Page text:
Audio Files: Can Exotic Accessories Improve Your Sound?

With accessories, the differences are debatable

The $159 Gingko Semi Cloud.
The $159 Gingko Semi Cloud.

Bad vibrations

Vibration definitely affects audio reproduction—just listen to what happens when you tap on the side of a record player. The notion that solid-state electrical components such as digital-to-analog converters need protection from vibration may be far-fetched, but even the most science-oriented audio writers agree that turntables, tube audio gear, and speakers can benefit from vibration control.

With turntables, any vibration from below will come right up through the platter and make its way into the stylus—and into your speakers. There are lots of products built to isolate turntables, but one of the coolest and most affordable I’ve seen is the $159 Gingko Semi Cloud. It’s basically five pliable rubber balls that fit in an acrylic base and can be repositioned to fit almost any turntable.

I was always skeptical of claims that speakers need vibration control, but even many of the most conservative audio writers and audio production pros have embraced the vibration-isolating speaker stands and supports from IsoAcoustics. The stands seem to tighten up speakers’ bass response and reduce booming, and they also help prevent vibrations from the speakers from traveling into other components. At prices starting around $100 each, they’re quite affordable.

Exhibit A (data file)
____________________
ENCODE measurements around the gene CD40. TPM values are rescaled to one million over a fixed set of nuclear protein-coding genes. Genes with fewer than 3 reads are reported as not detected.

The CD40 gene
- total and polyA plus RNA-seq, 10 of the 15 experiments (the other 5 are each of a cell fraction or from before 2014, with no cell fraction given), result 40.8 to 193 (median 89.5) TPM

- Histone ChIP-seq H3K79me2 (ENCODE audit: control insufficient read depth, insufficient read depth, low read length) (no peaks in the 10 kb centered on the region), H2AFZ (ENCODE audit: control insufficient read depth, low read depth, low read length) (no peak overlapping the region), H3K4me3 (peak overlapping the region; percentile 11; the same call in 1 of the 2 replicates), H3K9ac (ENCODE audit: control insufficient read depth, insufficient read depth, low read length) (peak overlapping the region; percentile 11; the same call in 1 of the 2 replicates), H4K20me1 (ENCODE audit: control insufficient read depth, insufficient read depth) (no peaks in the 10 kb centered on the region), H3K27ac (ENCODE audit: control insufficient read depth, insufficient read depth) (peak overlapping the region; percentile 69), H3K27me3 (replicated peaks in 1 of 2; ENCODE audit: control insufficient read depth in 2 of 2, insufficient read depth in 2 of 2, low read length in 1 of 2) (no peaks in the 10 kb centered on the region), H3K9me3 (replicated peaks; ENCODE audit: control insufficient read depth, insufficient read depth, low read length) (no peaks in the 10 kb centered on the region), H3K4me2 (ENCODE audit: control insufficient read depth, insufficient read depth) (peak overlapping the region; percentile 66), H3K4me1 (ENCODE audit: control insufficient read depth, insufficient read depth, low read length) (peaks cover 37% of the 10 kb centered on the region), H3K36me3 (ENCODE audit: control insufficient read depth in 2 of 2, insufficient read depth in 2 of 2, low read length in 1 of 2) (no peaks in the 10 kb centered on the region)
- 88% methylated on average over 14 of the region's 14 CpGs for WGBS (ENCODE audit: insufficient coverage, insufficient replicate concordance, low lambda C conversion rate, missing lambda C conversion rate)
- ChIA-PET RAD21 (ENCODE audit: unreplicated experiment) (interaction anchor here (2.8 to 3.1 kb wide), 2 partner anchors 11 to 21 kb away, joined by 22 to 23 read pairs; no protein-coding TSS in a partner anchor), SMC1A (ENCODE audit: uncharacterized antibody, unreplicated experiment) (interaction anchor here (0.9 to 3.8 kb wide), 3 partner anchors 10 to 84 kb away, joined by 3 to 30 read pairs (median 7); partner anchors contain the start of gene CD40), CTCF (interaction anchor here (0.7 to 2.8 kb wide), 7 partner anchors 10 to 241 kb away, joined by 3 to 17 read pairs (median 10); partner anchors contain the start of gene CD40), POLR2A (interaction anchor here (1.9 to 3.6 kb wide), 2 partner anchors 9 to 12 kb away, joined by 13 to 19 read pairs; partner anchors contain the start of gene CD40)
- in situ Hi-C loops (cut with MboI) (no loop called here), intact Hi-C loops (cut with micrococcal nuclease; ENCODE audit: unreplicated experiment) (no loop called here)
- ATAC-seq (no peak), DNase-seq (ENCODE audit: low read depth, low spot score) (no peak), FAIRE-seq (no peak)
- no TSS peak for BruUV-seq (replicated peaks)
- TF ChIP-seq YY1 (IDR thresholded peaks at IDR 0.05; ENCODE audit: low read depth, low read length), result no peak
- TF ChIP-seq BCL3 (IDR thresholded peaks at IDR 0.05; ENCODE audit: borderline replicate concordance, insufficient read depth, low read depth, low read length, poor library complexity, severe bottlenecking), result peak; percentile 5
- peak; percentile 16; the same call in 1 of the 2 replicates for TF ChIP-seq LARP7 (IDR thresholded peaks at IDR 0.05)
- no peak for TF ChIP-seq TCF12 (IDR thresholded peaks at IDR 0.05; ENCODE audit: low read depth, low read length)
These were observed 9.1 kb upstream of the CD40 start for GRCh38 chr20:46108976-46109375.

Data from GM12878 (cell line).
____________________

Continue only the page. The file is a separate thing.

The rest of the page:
While it’s unlikely any of the products I’ve mentioned will transform the sound of your audio system, they do have a benefit I haven’t mentioned: the sheer joy of experimentation. As long as you keep the expenditure at a reasonable level, there’s no harm in giving any of these tweaks a whirl.

Brent Butterworth

Brent Butterworth has been a professional audio journalist since 1989, and has evaluated and measured thousands of audio products. He is currently a writer at Wirecutter and editor of the SoundStage Solo headphone site; served as an editor at such magazines as Sound & Vision and Home Theater; and worked as marketing director for Dolby Laboratories. He also plays double bass with several jazz groups in Los Angeles.